Dear oh dear! I think the official Opposition are probably inaccurate and probably out-of-date and indeed pose all sorts of questions where the premise is just completely false. For example, we do have an armoured division that is a going concern—it is called 3 Div. It is in place. It is there to do its job. It is fulfilling the NATO commitment. Yes, much of its equipment needs to be updated, modernised or changed, which is why we are today announcing an extra £8 billion of spending, but it is actually an armoured division. A number of the platforms that the right hon. Gentleman talks about are going to be tapered out as new equipment comes in, so the Warrior is likely to come out in around 2025 as our Boxers start to get delivered into the different regiments. They will taper out of service as the new equipment comes in. Where gaps could arise, such as in the helicopter fleet with Puma coming out of service, I have sought an interim procurement, the competition for which will start soon. I am therefore determined to ensure that there is a limited gap, if any. There will be some gaps in capabilities, but that is the consequence of taking a decision to modernise and deliver for our armed forces.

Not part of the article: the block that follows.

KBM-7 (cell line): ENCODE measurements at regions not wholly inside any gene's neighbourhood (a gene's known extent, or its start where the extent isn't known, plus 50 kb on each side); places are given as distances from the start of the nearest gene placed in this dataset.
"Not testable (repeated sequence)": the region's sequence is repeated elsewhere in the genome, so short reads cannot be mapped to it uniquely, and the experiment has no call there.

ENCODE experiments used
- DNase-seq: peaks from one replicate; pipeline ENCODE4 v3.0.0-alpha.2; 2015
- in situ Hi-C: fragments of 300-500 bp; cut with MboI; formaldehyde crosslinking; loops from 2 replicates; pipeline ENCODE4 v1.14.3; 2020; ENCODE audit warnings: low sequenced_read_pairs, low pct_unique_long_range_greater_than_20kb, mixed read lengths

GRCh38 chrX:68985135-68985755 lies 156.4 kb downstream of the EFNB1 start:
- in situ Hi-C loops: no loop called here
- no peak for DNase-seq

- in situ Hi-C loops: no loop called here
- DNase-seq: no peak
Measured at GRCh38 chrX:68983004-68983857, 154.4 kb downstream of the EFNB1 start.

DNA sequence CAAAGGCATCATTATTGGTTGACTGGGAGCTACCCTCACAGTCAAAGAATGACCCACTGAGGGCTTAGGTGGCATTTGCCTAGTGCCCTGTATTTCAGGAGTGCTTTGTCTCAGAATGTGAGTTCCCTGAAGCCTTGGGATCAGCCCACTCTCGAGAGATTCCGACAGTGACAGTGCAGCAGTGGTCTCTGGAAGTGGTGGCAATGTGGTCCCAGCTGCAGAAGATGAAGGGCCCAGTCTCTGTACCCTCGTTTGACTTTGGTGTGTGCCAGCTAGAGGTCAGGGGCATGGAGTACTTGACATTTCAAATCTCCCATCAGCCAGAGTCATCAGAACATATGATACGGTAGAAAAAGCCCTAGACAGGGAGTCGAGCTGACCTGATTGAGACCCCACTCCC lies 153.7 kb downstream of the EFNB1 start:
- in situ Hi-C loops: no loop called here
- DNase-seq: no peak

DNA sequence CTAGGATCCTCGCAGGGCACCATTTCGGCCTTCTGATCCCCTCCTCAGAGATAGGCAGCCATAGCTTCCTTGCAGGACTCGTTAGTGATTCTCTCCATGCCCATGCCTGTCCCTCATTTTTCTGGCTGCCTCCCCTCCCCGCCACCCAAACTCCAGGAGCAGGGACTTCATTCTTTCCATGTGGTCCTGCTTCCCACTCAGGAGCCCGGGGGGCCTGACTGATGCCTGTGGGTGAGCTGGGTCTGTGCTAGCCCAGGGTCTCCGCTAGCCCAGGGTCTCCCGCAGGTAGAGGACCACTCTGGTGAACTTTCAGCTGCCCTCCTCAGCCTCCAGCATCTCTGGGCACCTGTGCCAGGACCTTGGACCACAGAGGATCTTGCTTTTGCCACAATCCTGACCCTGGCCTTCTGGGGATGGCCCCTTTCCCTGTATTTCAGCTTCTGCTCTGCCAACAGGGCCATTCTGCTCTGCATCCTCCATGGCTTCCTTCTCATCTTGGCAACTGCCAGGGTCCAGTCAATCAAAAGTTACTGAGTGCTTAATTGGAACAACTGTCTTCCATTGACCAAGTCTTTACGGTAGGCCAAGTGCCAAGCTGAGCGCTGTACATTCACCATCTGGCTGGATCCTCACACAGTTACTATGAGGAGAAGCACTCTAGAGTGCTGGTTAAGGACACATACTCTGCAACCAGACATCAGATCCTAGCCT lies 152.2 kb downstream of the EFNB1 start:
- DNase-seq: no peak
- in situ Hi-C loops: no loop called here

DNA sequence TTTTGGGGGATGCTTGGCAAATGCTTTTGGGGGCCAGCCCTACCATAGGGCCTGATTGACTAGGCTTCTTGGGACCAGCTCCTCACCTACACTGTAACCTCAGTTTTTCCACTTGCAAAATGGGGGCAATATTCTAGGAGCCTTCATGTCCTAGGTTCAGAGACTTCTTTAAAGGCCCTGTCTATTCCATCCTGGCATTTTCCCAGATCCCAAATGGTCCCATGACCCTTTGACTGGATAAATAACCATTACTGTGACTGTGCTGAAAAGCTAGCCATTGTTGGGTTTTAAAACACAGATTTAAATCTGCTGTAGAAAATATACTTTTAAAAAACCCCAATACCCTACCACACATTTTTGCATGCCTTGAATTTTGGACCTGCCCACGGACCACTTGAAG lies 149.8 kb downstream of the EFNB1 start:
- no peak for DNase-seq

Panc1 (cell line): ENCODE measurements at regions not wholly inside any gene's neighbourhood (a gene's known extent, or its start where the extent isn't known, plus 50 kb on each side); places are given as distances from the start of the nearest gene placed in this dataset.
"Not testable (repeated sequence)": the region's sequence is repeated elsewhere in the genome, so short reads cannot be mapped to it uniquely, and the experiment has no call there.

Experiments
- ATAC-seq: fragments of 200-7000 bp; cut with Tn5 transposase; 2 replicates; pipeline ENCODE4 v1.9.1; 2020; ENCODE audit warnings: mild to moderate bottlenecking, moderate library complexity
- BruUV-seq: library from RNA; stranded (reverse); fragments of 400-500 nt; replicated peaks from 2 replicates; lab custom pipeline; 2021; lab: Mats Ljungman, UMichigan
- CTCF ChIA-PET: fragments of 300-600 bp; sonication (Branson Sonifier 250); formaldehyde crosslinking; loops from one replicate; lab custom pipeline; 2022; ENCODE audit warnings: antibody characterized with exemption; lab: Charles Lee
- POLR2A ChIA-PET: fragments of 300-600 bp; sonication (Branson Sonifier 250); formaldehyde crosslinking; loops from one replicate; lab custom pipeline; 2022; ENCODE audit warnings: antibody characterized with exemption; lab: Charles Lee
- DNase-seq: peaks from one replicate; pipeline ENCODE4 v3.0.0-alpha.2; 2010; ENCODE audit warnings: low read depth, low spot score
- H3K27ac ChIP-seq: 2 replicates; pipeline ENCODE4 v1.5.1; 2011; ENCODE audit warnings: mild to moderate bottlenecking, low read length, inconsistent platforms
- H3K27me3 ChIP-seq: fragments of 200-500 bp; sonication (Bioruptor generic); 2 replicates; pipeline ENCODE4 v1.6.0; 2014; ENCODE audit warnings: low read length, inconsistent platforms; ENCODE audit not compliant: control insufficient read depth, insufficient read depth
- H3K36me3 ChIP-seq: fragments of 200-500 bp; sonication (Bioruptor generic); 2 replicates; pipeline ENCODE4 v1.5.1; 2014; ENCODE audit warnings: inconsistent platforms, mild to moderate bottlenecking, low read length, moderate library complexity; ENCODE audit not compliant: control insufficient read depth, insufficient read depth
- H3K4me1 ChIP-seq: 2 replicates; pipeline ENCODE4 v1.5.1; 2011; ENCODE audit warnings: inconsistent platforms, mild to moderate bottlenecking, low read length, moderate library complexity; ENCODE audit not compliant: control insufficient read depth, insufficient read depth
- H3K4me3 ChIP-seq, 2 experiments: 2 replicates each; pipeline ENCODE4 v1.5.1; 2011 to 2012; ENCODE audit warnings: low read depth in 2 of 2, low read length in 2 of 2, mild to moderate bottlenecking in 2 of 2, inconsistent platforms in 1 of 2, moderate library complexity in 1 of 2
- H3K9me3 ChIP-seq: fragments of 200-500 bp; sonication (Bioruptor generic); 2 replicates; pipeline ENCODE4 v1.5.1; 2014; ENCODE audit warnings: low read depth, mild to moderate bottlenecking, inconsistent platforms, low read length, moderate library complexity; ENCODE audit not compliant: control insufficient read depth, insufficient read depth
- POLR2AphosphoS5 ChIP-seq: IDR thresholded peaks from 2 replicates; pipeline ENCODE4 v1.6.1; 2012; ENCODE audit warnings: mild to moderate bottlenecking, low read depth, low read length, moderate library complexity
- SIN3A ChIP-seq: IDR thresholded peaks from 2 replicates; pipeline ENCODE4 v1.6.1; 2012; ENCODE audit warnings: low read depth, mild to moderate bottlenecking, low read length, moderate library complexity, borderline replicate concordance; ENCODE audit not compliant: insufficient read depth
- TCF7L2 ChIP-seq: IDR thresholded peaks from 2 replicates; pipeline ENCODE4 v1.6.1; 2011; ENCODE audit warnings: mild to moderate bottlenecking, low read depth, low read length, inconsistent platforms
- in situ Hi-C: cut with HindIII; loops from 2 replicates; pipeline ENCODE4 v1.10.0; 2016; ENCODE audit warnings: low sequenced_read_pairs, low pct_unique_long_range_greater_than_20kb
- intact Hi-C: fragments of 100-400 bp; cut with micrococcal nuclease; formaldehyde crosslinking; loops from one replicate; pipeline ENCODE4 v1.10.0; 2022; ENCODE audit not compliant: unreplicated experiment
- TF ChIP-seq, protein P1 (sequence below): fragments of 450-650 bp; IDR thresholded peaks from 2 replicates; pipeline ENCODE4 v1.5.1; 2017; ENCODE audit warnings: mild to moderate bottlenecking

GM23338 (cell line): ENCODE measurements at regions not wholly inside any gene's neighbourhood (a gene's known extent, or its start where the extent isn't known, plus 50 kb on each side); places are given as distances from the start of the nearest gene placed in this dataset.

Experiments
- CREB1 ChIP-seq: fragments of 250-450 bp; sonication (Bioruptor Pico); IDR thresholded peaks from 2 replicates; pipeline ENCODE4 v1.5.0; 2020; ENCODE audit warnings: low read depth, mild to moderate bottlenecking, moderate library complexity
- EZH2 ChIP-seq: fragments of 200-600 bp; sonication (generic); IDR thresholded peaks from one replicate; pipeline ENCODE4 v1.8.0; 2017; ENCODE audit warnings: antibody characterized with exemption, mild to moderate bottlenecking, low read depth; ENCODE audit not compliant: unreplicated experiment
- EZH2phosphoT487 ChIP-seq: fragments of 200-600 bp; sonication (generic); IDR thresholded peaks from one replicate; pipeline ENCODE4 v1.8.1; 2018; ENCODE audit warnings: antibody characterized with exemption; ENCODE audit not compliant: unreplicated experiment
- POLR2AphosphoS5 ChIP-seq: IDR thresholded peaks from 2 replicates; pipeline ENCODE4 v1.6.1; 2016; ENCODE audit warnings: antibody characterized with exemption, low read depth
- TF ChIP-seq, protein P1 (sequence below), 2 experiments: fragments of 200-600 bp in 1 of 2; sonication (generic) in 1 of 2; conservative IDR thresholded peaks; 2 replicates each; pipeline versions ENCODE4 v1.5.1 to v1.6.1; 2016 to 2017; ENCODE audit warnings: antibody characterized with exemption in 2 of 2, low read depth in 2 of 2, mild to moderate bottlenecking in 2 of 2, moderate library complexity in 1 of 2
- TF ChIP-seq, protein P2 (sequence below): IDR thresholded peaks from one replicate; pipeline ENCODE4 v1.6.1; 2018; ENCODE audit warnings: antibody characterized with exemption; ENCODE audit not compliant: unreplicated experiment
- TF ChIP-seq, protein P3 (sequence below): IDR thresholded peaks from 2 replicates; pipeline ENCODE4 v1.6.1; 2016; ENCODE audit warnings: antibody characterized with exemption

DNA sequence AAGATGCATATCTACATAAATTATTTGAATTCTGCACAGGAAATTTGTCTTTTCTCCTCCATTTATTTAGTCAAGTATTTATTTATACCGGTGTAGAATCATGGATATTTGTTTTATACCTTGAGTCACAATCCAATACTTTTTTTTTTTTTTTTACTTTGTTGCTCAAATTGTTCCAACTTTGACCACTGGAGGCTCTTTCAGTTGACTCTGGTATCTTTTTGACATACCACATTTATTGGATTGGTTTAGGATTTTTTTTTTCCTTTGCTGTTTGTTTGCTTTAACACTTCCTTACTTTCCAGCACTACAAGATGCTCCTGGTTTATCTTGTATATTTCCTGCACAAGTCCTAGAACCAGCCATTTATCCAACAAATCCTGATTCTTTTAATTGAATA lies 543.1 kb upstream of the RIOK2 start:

I turn to some of the right hon. Gentleman’s other questions. First, the RDEL, which he often talks about, is in fact a 0.2% increase. It obviously depends on whether the line is drawn at 2021, 2022 or 2024—
I have, but of course the Red Book changed in a different year from when our settlement started. The right hon. Gentleman will know that our settlement started a year before everyone else’s because I went in to bat for the Department recognising that a one-year settlement would have been too difficult.
Secondly, there is not a £4 billion black hole in our budget; in fact, it is on track. So that was not accurate, either. On whether the BCTs will be both wheeled and tracked, they will mix the two at certain stages. However, it is not just about tracks and wheels; it is also about speed. When I served in an armoured infantry regiment in Germany in 1991, the Warriors completely outraced the 432s, which were 1960s armoured vehicles. Indeed, I am so old that the tanks were Chieftains, and the Warriors had got ahead of the Chieftains. It does happen even in tracked, and the challenge in modern warfare is balance in bringing in the latest in a fashion that keeps pace with the integration required.